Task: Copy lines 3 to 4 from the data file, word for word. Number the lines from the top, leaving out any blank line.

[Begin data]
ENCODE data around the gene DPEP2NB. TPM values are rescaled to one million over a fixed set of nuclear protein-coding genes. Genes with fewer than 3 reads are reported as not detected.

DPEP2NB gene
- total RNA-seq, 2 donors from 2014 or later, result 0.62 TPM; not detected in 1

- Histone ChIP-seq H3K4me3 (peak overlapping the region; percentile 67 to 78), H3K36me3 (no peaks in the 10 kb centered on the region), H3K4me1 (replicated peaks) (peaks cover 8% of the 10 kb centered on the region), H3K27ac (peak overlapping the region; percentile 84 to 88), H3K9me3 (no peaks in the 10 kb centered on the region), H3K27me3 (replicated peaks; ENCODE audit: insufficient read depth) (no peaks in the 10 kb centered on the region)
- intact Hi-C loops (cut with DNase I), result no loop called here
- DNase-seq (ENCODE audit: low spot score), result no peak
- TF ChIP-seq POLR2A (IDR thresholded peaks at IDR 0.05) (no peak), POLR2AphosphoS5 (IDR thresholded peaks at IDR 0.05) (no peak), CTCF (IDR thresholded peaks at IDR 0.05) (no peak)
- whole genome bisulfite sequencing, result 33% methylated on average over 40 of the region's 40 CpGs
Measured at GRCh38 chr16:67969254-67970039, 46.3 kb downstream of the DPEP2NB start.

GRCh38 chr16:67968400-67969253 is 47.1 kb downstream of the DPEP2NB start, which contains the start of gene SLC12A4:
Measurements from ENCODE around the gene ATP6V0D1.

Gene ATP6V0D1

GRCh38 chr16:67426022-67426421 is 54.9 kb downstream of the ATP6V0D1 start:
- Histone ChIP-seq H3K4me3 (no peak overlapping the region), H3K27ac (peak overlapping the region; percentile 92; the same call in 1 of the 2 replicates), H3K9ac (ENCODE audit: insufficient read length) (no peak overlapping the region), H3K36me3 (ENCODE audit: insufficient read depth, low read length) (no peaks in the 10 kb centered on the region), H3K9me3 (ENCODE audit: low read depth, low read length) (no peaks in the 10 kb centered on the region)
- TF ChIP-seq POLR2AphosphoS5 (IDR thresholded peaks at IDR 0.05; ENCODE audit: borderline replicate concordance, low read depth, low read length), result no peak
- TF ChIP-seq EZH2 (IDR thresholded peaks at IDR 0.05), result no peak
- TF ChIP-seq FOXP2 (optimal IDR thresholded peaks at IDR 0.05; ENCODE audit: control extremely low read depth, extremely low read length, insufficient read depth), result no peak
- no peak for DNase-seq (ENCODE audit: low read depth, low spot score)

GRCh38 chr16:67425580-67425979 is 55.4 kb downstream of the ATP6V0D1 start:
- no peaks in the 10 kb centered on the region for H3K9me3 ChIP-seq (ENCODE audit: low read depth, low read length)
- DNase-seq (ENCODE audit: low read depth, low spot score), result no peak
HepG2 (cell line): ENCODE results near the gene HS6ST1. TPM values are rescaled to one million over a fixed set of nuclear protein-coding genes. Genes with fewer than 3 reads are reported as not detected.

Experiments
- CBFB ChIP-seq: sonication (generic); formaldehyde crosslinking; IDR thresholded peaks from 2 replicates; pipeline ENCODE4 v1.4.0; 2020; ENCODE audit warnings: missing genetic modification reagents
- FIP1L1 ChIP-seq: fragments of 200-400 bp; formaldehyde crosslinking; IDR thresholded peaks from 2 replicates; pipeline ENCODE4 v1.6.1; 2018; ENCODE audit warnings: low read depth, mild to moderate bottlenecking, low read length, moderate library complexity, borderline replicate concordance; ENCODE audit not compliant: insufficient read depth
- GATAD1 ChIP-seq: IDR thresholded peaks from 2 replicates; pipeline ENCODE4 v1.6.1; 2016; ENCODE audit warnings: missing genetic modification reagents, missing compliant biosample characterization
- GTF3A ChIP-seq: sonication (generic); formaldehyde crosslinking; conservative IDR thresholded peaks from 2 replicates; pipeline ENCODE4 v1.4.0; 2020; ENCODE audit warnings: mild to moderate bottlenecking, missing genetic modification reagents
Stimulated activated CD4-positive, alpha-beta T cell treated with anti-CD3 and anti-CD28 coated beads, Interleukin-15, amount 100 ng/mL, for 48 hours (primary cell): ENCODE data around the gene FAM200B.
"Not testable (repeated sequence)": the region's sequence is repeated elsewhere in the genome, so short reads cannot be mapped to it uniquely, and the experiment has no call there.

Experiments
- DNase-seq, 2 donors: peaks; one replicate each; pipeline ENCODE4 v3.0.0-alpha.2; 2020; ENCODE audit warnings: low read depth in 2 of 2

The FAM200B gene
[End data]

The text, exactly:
- total RNA-seq, 2 donors from 2014 or later, result 0.62 TPM; not detected in 1

- Histone ChIP-seq H3K4me3 (peak overlapping the region; percentile 67 to 78), H3K36me3 (no peaks in the 10 kb centered on the region), H3K4me1 (replicated peaks) (peaks cover 8% of the 10 kb centered on the region), H3K27ac (peak overlapping the region; percentile 84 to 88), H3K9me3 (no peaks in the 10 kb centered on the region), H3K27me3 (replicated peaks; ENCODE audit: insufficient read depth) (no peaks in the 10 kb centered on the region)